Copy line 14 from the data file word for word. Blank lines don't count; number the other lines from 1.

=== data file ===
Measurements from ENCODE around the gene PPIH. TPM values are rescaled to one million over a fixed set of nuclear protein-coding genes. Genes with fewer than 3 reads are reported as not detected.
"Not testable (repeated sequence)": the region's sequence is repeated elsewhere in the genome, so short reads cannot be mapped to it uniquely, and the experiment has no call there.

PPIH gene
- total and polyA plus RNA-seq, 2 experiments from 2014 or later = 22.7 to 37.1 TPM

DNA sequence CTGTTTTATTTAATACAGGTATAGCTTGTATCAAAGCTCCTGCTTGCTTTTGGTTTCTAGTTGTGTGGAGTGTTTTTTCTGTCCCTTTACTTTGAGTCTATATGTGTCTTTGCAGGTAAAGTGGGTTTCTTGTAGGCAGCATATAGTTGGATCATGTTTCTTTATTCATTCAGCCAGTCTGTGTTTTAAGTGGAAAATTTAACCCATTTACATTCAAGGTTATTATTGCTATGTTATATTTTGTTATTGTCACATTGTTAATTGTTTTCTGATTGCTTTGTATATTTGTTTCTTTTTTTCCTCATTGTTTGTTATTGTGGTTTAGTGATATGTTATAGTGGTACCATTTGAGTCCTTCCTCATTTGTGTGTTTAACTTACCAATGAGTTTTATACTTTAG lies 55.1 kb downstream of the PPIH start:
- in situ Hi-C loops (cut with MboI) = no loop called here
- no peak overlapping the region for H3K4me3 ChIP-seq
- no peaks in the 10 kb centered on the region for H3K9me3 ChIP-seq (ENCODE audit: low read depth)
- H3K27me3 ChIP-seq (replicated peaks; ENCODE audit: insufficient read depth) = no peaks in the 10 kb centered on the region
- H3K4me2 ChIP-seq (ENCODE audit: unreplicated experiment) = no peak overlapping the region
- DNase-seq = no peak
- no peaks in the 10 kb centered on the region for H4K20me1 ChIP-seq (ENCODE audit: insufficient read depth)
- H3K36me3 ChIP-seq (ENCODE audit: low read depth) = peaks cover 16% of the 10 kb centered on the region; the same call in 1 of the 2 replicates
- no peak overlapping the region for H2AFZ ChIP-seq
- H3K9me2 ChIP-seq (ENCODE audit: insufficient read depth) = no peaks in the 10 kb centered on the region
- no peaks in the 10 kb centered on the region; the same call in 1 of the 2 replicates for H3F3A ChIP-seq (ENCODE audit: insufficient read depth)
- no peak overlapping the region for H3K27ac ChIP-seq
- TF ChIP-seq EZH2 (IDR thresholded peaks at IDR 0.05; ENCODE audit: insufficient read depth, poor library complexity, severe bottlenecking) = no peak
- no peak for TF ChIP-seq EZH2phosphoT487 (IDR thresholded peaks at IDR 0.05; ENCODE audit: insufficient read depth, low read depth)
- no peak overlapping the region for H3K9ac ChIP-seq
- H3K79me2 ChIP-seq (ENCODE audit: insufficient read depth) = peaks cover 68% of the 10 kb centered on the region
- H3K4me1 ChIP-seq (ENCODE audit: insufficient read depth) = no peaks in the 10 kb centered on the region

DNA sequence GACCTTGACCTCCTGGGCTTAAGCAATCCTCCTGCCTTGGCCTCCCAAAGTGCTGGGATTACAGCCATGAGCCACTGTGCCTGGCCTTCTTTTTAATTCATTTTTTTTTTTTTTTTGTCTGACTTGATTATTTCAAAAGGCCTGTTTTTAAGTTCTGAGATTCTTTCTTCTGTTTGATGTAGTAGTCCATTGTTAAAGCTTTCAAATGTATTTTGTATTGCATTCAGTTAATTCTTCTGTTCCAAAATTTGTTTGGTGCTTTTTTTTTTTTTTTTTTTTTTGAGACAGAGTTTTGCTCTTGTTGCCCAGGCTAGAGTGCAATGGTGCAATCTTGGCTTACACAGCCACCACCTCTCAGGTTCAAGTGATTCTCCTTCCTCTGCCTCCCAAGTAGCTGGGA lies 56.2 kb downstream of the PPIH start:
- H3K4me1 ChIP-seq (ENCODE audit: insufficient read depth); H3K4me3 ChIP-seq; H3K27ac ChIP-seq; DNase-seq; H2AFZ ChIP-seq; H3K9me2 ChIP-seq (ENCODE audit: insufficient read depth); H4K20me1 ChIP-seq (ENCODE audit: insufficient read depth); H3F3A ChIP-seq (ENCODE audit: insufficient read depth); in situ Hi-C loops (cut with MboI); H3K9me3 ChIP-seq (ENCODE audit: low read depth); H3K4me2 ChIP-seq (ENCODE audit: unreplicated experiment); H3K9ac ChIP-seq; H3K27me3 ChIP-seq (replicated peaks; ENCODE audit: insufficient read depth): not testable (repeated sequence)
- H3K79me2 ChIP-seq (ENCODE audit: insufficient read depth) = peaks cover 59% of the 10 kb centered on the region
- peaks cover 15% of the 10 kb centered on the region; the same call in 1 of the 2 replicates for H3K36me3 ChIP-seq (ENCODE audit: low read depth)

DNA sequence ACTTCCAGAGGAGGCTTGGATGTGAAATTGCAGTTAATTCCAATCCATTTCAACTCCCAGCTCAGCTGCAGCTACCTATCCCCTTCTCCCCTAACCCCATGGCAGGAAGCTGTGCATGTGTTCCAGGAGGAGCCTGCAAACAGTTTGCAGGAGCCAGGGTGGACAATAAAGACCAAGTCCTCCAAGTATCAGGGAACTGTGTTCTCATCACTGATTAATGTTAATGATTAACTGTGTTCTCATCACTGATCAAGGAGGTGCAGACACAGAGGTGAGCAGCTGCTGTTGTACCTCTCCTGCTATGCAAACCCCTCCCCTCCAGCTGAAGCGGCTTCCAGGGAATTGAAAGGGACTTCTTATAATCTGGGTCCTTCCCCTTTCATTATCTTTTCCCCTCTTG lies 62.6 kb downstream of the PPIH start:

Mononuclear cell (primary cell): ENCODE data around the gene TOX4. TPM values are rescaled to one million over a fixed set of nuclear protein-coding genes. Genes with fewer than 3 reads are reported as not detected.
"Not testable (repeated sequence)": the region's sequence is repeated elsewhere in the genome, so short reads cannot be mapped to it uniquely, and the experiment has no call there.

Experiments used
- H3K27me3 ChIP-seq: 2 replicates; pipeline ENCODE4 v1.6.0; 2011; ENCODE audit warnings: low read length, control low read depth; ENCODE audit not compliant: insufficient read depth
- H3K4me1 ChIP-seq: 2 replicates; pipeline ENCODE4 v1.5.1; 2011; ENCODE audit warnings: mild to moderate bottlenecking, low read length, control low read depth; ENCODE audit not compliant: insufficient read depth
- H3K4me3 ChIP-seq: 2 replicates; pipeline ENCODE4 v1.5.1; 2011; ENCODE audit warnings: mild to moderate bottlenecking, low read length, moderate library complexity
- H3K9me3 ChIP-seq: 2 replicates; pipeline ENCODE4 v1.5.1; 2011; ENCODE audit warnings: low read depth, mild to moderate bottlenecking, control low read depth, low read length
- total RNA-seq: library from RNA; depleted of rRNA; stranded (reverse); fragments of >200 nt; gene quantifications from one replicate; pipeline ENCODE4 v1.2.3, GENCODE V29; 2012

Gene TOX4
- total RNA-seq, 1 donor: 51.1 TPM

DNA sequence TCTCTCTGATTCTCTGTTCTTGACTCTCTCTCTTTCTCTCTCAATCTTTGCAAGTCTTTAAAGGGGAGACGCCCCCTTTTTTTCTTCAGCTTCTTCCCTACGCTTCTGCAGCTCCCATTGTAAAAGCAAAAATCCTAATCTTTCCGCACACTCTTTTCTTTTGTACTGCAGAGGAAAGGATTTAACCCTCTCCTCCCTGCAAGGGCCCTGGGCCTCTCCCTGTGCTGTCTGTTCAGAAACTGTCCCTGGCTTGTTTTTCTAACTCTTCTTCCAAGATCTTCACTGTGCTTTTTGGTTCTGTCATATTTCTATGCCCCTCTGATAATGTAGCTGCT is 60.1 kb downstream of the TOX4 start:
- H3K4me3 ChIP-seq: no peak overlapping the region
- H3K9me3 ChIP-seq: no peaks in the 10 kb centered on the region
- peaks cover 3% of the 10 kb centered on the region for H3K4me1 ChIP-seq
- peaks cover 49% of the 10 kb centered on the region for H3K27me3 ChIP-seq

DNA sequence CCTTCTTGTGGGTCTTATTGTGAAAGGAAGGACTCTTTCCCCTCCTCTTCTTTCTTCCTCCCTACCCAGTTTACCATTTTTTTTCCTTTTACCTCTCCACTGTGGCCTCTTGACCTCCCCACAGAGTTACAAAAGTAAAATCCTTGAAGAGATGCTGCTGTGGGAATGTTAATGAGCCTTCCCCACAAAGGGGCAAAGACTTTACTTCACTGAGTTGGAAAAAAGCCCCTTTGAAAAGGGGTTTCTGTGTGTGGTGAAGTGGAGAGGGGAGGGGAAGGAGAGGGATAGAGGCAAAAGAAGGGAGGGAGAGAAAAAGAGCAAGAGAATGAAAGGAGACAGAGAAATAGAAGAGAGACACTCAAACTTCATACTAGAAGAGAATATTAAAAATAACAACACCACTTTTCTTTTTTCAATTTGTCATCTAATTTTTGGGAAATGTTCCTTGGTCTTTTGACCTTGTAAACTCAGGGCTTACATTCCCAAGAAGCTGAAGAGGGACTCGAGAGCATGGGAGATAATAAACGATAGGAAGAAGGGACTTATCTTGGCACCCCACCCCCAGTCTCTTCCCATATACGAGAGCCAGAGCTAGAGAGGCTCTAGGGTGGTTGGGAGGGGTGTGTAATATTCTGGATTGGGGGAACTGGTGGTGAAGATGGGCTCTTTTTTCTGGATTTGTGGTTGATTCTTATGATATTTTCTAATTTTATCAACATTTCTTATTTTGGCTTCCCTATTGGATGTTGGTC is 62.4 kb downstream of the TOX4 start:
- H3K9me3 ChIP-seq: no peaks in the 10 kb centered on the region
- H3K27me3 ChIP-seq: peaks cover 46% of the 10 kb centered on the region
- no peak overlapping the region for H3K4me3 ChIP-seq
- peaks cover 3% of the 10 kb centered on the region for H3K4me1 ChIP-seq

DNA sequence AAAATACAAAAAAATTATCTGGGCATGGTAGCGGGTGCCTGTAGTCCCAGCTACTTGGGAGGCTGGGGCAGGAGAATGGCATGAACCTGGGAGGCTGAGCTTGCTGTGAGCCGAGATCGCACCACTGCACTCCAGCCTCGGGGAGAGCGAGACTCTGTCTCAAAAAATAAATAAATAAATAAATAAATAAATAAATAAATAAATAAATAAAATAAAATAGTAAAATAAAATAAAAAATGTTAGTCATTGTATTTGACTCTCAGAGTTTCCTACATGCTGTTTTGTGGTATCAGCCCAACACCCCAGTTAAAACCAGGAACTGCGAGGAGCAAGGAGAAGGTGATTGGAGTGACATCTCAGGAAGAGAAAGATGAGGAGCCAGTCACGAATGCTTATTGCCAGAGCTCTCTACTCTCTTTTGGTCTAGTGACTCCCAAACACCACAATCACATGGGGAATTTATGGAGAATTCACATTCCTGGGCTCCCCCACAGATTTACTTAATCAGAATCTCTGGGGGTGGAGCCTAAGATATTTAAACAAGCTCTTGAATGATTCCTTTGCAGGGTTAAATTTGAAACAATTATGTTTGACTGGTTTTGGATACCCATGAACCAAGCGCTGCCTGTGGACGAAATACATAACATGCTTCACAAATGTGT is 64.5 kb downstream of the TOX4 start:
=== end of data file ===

- no peak overlapping the region for H2AFZ ChIP-seq